“I was talking to (long-time coach) Mike Compton and he said it was like watching Dick Allen in the 60s,” Pomian said. “People didn’t leave until Dick Allen had his last at-bat because you never knew what you were going to see. People used to do that in Philly with Jim Thome, and you saw it here with (Ryan) Howard.

“When Howard was here, and he was coming to bat, nobody was going to get food. Kids could be dying for a funnel cake, dying of dehydration – a kid, dehydrated, and dad’s like, ‘Wait, Ryan Howard is going to hit one.’ And it’s that way with these guys. One after another. …You never know what you’re going to see.”

Since the first game in 2016, an exhibition between the Phillies and a team staffed of their more advanced prospects at FirstEnergy Stadium a night after camp broke in Clearwater in March, it’s been pretty evident what the folks in Reading were going to see this season: home runs. The two teams combined for 11 home runs in that contest, including one from Cozens and one from Howard, too, in a rare night when Phillies history and future crossed paths on the same field.

“It’s been a lot of fun,” Cozens said. “We’re just trying to go out there and get better (each day). I think both of our goals are to be in the big leagues someday, and we want to do the same thing in the big leagues. So we’re just trying to help our team win.”

And the formula has worked well for Reading. The Fightins have already hit 169 home runs this season, 11 more than the previous franchise record and more than any other team in minor league baseball. They have the best-winning percentage (.638) in all of minor league baseball, too.

Either Cozens or Hoskins has homered in 51 of the 130 games Reading has played this season. They both have hit home runs in 13 of those 130 games.

And there are still 11 regular season games remaining on Reading’s schedule.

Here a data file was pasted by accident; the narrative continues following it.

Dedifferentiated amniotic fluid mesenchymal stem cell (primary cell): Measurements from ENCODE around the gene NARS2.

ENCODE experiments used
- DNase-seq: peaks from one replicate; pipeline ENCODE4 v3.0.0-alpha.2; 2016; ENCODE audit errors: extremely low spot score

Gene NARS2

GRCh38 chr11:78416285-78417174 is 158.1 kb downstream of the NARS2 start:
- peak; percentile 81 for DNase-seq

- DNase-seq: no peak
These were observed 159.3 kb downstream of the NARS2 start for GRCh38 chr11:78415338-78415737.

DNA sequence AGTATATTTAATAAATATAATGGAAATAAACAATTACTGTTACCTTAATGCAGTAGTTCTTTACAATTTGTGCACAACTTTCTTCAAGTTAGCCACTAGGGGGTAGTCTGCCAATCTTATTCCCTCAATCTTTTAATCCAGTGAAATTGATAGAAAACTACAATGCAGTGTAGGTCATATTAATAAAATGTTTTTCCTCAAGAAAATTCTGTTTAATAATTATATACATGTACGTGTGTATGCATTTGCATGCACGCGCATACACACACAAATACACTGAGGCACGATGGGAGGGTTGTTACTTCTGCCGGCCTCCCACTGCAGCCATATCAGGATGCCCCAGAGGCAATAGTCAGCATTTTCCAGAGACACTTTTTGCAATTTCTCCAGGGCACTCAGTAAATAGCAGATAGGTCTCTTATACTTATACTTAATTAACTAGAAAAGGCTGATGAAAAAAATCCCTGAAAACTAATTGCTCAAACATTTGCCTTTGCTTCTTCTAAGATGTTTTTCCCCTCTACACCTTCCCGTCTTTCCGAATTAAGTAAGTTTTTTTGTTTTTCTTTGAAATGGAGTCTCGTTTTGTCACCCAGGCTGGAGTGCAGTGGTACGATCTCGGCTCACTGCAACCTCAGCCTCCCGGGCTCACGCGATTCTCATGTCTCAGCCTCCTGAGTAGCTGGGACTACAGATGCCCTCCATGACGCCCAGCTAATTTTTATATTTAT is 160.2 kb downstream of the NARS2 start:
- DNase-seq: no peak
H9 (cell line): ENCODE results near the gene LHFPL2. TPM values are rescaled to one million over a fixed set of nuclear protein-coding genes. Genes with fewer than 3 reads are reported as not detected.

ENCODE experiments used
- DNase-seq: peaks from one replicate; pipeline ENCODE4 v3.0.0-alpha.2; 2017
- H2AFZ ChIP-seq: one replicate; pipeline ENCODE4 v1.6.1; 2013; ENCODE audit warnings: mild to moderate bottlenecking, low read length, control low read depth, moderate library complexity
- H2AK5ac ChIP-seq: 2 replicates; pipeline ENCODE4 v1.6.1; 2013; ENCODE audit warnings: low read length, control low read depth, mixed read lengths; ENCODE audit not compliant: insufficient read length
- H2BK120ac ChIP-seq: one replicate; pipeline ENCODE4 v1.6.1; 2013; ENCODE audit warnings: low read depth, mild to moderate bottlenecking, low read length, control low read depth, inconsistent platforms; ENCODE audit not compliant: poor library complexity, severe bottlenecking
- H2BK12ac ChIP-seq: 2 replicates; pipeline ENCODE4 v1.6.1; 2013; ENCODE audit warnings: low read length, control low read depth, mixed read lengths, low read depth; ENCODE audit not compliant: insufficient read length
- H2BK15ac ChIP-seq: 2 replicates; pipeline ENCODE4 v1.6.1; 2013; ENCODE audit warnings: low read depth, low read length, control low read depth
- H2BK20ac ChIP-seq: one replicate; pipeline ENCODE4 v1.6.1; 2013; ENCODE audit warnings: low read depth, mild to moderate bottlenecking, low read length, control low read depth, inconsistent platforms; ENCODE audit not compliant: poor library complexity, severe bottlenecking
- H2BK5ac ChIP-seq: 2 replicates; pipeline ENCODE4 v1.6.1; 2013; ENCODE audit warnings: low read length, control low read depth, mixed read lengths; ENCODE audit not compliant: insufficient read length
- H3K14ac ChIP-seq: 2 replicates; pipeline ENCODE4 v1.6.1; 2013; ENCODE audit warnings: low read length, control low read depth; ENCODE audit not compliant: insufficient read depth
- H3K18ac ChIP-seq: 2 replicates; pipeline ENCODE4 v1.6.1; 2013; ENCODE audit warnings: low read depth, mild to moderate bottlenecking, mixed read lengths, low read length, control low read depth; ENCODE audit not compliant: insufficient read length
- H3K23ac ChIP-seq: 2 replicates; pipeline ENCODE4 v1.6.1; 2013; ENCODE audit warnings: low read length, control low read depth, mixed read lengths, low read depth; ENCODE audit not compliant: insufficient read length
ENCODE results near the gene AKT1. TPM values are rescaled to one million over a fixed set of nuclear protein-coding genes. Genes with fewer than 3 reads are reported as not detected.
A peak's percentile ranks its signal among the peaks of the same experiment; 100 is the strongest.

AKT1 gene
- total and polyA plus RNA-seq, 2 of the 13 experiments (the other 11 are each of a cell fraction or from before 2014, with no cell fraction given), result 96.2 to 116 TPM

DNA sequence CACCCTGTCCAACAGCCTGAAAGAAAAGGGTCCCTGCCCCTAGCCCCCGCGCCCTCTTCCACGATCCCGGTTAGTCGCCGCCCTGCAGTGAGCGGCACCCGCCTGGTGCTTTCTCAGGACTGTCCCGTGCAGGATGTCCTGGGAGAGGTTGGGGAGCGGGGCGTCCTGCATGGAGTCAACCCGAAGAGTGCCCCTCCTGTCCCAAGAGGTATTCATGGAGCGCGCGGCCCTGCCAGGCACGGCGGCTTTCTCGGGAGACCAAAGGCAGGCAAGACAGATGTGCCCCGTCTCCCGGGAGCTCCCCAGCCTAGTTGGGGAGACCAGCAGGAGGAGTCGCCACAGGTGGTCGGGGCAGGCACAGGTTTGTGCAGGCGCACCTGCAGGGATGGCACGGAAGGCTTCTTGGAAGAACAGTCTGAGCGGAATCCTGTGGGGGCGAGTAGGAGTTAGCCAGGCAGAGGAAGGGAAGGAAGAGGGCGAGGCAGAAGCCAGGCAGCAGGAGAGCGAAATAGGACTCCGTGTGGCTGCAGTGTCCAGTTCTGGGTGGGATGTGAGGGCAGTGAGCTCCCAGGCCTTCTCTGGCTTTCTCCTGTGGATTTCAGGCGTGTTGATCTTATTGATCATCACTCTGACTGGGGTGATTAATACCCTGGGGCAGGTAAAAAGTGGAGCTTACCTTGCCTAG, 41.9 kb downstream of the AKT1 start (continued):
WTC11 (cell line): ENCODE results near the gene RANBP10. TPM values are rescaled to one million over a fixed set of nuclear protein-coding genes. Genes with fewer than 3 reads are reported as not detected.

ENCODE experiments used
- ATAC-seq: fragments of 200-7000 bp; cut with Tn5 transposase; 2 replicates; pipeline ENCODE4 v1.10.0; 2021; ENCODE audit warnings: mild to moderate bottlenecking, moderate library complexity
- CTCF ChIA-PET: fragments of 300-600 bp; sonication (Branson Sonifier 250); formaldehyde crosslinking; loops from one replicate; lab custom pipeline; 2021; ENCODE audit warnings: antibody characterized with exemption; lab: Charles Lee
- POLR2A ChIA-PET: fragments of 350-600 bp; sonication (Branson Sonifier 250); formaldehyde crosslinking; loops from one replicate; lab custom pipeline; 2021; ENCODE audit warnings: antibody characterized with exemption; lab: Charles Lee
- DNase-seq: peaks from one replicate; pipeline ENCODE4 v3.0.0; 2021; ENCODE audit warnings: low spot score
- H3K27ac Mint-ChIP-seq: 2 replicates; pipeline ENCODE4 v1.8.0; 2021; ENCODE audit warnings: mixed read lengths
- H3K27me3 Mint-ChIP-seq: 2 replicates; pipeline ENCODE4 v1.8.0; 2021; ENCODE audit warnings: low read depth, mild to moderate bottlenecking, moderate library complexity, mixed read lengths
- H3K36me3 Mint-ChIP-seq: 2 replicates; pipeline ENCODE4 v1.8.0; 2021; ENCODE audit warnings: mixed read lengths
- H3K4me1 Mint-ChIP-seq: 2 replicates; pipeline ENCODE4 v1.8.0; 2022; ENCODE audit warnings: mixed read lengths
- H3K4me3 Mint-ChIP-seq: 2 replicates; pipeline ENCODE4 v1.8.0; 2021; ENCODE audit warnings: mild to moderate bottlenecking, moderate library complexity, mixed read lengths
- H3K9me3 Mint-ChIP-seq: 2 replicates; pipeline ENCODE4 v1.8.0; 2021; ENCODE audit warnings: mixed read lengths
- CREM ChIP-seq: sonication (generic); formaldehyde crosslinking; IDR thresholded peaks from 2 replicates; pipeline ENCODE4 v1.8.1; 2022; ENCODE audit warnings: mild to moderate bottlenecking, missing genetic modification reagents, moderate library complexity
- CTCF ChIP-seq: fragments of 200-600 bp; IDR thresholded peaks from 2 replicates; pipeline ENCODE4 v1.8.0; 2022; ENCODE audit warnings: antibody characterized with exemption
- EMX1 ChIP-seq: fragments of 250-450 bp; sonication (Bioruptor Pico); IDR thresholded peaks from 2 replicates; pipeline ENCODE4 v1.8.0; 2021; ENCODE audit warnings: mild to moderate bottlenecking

The next home run that either Cozens or Hoskins hits will give them a combined total of 73, which, according to Major League Baseball Advanced Media’s database since 1980, would be the new minor league record for a pair of teammates. They are currently tied with Brian Dopirak and Kevin Collins of the 2004 Lansing Lugnuts.

“It couldn’t be any better,” Joanne Slichter said. “This is our 50th year of (Reading’s) affiliation with the Phillies and to think of who all has come here through those 50 years and to have this kind of built-in excitement that wasn’t planned or expected. We knew they could hit them, but who knew (this)?”

According to MLB Advance Media’s aforementioned database, there have been 21 40-home runs seasons in the minor leagues since 1980. Would it surprise anyone if Cozens and Hoskins become the first set of minor league teammates to reach 40 in the same year?

If either of them hits 40, that Joe Bauman Award would net them a cool $8,000. What would a minor league prospect do with that kind of cash prize?

“It’s something I’d have to think about,” Hoskins said. “But we’ll have Christmas coming around the corner, so maybe treat some family members to something nice, or maybe a vacation.”

Follow Ryan on Twitter: @ryanlawrence21